13. Nah. Don't try to teach unless asked. A teacher-student relationship is not one of equals. People are not rational.

  14. if you examine one of the purest forms of love, parent- child, where we are expected to learn and change, this really isn't that strange

  15. Do not hurry to waste your selves , take your time and meet people as friends and keep the sexual thing aside, hopefully someone will match with you in a way that you wouldnt have to change him to fit, because they say that people after an age, not very old, they do not really change, I actually believe that we born the way we are and our childhood environment can only delay as for becoming who we are.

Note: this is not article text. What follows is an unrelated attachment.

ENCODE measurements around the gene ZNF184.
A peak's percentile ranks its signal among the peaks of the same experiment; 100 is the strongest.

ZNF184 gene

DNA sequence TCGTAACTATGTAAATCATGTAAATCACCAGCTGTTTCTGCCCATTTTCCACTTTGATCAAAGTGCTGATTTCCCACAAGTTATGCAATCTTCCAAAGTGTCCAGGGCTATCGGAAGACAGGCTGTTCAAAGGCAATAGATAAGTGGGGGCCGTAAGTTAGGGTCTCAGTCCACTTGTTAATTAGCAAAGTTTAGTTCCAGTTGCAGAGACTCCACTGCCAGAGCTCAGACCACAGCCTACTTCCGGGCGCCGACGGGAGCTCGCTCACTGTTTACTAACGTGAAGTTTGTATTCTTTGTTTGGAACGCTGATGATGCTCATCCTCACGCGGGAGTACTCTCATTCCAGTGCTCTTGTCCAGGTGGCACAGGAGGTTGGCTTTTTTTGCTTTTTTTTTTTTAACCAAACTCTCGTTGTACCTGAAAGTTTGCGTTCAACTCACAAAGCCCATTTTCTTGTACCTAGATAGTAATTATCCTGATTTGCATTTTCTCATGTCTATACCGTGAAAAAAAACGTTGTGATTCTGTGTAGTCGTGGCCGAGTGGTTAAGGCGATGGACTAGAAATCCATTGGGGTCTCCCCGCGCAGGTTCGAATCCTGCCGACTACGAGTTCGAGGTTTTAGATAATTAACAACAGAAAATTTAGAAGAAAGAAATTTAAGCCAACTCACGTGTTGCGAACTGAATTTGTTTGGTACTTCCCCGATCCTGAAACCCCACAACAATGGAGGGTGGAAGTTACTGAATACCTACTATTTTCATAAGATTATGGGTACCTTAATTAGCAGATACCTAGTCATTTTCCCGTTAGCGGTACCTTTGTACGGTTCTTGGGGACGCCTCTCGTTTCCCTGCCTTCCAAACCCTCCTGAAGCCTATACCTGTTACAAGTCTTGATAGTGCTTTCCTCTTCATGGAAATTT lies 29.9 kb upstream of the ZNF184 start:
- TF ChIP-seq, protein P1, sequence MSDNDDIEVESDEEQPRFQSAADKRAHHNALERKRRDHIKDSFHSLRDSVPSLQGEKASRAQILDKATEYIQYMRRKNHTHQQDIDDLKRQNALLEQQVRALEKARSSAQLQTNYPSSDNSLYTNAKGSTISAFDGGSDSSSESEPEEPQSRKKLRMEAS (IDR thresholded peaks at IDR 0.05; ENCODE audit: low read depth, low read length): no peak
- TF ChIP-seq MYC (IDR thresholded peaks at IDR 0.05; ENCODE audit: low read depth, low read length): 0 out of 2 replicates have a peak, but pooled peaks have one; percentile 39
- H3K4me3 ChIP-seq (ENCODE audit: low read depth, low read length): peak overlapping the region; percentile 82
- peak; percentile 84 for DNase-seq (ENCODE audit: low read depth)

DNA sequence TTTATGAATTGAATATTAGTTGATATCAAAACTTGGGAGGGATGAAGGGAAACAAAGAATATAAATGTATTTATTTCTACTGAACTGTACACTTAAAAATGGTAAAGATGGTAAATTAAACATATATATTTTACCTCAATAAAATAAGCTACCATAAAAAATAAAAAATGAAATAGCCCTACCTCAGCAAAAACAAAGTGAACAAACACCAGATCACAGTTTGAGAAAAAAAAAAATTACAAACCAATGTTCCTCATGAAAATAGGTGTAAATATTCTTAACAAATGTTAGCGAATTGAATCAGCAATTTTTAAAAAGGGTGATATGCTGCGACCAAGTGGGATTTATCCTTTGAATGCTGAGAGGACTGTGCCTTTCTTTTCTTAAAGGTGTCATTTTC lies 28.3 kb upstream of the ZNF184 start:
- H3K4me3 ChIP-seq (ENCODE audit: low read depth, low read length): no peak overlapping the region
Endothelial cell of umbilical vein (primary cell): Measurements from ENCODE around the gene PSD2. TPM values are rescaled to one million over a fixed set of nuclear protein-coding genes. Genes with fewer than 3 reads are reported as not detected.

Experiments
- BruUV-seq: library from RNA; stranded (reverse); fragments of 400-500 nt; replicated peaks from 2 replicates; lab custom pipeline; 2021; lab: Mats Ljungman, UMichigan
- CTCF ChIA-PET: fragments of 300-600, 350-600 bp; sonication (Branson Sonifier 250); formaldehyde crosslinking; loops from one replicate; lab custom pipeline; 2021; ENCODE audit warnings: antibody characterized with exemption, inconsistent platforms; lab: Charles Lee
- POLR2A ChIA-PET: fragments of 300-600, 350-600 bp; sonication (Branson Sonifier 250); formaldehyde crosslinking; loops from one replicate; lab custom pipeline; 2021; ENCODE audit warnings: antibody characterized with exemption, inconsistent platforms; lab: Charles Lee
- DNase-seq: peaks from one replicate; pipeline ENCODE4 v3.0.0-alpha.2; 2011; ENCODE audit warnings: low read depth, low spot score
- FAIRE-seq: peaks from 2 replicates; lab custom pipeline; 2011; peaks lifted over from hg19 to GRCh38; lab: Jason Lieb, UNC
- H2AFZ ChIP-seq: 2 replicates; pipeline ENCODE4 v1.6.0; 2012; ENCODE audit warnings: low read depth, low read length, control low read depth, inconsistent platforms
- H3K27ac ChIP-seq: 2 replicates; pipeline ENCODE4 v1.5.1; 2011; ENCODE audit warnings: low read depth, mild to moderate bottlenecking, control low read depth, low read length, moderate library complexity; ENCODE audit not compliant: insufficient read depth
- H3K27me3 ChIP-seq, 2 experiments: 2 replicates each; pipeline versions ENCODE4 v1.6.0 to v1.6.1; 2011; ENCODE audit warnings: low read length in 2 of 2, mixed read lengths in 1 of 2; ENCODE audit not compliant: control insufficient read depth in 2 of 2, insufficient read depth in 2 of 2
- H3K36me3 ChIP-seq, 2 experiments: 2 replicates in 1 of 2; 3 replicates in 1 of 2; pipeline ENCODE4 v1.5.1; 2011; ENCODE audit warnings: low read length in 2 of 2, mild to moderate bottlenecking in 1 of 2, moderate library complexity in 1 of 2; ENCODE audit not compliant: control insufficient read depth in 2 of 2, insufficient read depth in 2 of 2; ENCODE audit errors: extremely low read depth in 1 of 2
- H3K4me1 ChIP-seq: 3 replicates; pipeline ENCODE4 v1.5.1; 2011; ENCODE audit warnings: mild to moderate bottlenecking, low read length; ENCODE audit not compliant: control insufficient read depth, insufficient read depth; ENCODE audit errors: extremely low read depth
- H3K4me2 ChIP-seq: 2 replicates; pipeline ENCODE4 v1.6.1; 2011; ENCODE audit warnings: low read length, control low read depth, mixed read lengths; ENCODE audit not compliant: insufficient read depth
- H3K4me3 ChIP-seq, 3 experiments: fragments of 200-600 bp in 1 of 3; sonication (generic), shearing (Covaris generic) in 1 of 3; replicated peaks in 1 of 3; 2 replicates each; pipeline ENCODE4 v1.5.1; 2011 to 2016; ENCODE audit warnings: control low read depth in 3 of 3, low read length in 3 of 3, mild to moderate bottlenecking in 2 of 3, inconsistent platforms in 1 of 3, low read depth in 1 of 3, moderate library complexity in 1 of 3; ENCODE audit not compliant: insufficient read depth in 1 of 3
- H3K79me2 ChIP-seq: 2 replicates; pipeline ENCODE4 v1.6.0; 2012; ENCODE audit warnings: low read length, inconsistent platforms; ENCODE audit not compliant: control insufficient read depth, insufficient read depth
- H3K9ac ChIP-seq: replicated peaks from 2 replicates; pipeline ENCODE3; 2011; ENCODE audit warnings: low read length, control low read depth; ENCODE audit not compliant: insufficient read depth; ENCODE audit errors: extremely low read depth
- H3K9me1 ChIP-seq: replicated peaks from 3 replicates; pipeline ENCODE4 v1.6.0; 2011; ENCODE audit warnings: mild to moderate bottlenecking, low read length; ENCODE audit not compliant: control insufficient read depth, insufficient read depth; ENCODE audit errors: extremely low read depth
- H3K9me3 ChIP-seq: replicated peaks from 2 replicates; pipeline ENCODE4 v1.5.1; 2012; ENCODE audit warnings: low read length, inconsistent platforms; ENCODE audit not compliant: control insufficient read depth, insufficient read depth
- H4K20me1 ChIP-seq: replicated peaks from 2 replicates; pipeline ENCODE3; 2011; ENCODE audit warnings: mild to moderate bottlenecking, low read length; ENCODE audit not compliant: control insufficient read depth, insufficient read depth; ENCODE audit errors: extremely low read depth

16. IMHO, the indifference to whether the lesson was learnt or not doesn't make a good teacher as stated in the video, makes a horrible one instead. Teachers should tweak their ways of teaching or even come up with new ones to achieve their goal, which is in essence having the lesson learnt, not a 100% percent, but adequately learnt. If at any given moment, the student feels an idiot, it has to do with the teacher being one to an extent. Great video though!

  17. This is exactly why I find things like pride, over-defensiveness and perfectionism so annoying when in relationships. My life philosophy is for Self-improvement and if someone I'm with doesn't have or feel a sense of duty in bettering themselves, it would be very hard to live with them for the rest of my life.

  18. What a great discussion (and gentle graphic)
    It was a hindsight now,but I wish which I had seen this, few months ago (however I'm not sure that it would do any good, back then)